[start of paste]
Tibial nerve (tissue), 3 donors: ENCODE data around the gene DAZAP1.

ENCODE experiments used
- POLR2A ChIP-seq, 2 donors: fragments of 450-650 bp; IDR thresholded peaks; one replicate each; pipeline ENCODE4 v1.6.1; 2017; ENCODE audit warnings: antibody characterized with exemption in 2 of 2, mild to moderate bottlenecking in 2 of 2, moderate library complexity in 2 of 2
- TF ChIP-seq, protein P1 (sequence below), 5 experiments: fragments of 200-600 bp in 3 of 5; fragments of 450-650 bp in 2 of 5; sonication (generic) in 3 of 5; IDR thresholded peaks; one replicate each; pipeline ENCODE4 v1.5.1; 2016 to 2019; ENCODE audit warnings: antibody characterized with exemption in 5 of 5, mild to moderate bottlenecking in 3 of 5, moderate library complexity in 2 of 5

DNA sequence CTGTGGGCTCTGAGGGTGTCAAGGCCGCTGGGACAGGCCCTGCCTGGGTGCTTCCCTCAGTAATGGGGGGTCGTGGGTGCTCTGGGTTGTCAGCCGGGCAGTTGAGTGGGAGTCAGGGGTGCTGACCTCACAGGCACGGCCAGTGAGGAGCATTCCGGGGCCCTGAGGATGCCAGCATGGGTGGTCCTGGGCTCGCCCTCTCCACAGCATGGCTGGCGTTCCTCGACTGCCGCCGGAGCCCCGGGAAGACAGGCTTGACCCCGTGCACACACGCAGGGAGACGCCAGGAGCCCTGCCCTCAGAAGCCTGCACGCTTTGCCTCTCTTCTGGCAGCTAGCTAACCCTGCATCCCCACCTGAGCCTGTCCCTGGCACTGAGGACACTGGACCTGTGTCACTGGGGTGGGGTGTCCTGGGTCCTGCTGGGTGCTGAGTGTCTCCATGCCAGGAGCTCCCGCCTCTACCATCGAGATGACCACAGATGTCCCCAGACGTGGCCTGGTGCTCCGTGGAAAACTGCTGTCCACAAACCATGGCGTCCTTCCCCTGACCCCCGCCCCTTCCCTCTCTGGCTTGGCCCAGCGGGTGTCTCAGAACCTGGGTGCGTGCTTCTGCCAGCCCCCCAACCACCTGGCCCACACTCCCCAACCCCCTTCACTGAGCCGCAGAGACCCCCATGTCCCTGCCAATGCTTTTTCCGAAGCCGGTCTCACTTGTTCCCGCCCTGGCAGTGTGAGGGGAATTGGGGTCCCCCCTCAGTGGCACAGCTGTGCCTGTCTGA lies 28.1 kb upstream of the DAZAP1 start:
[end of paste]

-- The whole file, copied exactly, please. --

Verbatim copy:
Tibial nerve (tissue), 3 donors: ENCODE data around the gene DAZAP1.

ENCODE experiments used
- POLR2A ChIP-seq, 2 donors: fragments of 450-650 bp; IDR thresholded peaks; one replicate each; pipeline ENCODE4 v1.6.1; 2017; ENCODE audit warnings: antibody characterized with exemption in 2 of 2, mild to moderate bottlenecking in 2 of 2, moderate library complexity in 2 of 2
- TF ChIP-seq, protein P1 (sequence below), 5 experiments: fragments of 200-600 bp in 3 of 5; fragments of 450-650 bp in 2 of 5; sonication (generic) in 3 of 5; IDR thresholded peaks; one replicate each; pipeline ENCODE4 v1.5.1; 2016 to 2019; ENCODE audit warnings: antibody characterized with exemption in 5 of 5, mild to moderate bottlenecking in 3 of 5, moderate library complexity in 2 of 5

DNA sequence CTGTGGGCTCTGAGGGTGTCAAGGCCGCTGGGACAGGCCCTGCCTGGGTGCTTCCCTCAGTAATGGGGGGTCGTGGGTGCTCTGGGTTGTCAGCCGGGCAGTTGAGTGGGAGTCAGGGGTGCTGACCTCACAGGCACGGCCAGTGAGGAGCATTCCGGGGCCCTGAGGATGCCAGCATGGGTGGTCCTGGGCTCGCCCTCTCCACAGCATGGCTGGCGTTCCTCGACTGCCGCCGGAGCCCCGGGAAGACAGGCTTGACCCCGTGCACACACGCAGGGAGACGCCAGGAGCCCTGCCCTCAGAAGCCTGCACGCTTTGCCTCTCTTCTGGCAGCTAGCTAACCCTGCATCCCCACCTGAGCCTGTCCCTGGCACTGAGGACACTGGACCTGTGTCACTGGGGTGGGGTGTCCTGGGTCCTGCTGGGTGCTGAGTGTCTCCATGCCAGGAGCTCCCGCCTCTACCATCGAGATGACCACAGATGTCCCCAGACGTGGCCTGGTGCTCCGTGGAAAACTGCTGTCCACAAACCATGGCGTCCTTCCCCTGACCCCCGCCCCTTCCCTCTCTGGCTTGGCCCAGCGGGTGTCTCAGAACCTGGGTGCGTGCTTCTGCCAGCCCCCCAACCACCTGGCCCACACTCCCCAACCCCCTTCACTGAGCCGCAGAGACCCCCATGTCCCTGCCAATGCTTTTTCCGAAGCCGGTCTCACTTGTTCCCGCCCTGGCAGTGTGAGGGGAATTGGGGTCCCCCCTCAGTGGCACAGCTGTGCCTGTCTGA lies 28.1 kb upstream of the DAZAP1 start: